This question can be rephrased as "Does the company have an economic moat?" By doing a competitive analysis of the firm against its peers, we can begin to figure out if the company is relatively advantaged and, more importantly, if that advantage is sustainable or unsustainable. (Here's a video about understanding economic moats.)

12. Does the company have a short-range or long-range outlook in regard to profits?

Long-term shareholders naturally want a management team with an eye toward building long-term value rather than just managing for short-term results. While it's true that the long-term is made up of many short-terms, you also don't want companies to consistently forgo value-enhancing projects or squeeze important suppliers/customers just because it might hurt the quarterly EPS.

13. In the foreseeable future will the growth of the company require sufficient equity financing so that the larger number of shares then outstanding will largely cancel the existing stockholders' benefit from this anticipated growth?

Basically, you want to find companies that are financially healthy enough to fund their growth investments with internally-generated cash or with reasonable amounts of debt. Firms that consistently need to issue equity (and dilute current shareholders' stake in the process) should be avoided.

14. Does the management talk freely to investors about its affairs when things are going well but "clam up" when troubles and disappointments occur?

Take a look through the company's reports and conference call transcripts following a particularly poor quarter or year. Is management forthcoming about mistakes they've made or is everything sugar-coated or blamed on the economy/weather/markets? If management takes ownership for the company's underperformance and thoroughly explains the steps they're taking to improve the business, you might just have a winner.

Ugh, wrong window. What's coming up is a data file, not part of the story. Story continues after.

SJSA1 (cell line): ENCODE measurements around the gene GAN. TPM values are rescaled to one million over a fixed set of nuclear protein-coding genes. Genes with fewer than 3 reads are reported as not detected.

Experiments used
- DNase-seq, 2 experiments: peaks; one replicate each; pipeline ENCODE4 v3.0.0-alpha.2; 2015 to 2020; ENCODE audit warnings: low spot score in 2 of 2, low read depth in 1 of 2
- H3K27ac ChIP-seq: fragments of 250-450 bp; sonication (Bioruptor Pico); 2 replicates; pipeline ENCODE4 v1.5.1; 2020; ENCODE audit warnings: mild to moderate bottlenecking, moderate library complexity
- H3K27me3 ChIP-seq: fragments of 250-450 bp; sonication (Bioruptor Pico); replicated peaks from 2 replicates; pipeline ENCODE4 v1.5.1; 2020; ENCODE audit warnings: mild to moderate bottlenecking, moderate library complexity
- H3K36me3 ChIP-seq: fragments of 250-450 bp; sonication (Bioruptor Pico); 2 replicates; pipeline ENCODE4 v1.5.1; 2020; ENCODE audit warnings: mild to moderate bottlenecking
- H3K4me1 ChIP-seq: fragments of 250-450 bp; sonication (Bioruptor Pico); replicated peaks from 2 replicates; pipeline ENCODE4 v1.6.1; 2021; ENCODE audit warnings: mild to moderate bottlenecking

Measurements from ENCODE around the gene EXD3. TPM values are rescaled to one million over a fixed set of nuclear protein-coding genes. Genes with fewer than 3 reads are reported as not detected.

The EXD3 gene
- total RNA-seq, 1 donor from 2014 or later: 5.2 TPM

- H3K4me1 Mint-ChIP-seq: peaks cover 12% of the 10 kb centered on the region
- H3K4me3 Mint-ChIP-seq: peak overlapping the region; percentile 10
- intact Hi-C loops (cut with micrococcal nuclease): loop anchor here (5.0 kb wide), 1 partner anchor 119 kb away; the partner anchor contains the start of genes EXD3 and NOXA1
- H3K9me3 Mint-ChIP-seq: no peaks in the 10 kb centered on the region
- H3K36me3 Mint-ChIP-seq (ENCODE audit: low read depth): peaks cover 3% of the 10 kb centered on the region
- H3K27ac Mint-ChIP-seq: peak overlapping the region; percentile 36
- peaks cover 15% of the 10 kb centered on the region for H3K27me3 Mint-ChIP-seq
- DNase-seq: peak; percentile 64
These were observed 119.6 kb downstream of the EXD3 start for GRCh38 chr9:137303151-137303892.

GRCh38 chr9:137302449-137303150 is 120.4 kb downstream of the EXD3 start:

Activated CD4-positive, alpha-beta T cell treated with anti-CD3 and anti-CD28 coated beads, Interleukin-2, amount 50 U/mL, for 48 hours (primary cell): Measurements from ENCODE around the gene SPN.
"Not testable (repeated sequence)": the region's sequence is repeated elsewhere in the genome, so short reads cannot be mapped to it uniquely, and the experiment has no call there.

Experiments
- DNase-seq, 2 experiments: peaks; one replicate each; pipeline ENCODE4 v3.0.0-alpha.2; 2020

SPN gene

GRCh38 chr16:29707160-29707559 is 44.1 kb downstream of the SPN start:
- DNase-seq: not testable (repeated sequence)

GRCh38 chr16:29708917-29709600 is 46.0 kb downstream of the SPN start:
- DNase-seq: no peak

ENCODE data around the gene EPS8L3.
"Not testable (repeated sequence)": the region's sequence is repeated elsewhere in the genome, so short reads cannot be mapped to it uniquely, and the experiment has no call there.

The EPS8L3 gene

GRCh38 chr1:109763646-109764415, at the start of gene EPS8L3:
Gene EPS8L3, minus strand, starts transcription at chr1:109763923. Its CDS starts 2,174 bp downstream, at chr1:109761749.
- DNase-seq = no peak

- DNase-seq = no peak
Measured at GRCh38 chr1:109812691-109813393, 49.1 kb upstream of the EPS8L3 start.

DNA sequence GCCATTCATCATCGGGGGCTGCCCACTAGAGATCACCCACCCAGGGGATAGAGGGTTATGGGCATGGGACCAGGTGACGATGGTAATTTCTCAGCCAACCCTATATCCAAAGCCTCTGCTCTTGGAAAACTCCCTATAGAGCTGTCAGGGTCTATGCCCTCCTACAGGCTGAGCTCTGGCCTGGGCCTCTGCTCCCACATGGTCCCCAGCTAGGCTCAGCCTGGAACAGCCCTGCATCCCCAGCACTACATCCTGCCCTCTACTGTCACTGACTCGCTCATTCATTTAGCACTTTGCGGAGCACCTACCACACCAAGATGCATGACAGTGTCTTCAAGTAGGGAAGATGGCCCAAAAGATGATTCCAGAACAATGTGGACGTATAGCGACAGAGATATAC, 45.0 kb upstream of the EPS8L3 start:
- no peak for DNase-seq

15. Does the company have a management of unquestionable integrity?

The key word here is unquestionable. A management team that has any history of dishonesty, fraud, or ignoring shareholder interests will likely repeat this behavior and you don't want to be in their way when they do. I've made this mistake fairly recently, actually, and even though the company checked off a lot of boxes on the good side of the ledger, management's lack of integrity should have outweighed all those points.

Thanks to the Internet and company filings, we have plenty of ways to analyze management track records and behavior at current and former companies. The key here is when in doubt about a management's integrity, just walk away.

More to come

Common Stocks and Uncommon Profits is a must-read for serious investors, but I wouldn't recommend it as a book that new investors should read first. It was written for experienced professional investors, has some dated company examples, and assumes the reader has a certain level of access to the company that most retail investors don't have. Most of Fisher's lessons, however, are evergreen and the book is full of great quotes that I'll list in a subsequent post.

For a list of other good investing books, click here.

Thanks for reading!


@toddwenning on Twitter

Saturday, July 13, 2013

Is Total Yield a Contrarian Indicator?

A high dividend yield has long been a useful metric for value-minded investors. Since stock prices and dividend yields have an inverse relationship, all else equal, a high dividend yield can mean a depressed share price and represent a good buying opportunity. 

The following chart showing the S&P 500's quarterly value and dividend yield illustrates this relationship:
Source: Standard & Poors (through 3/31/2013)
Indeed, the correlation between the two data sets is -53.3%. Even with the significant dividend cuts during the financial crisis, dividend yield has remained a useful buying metric over this period.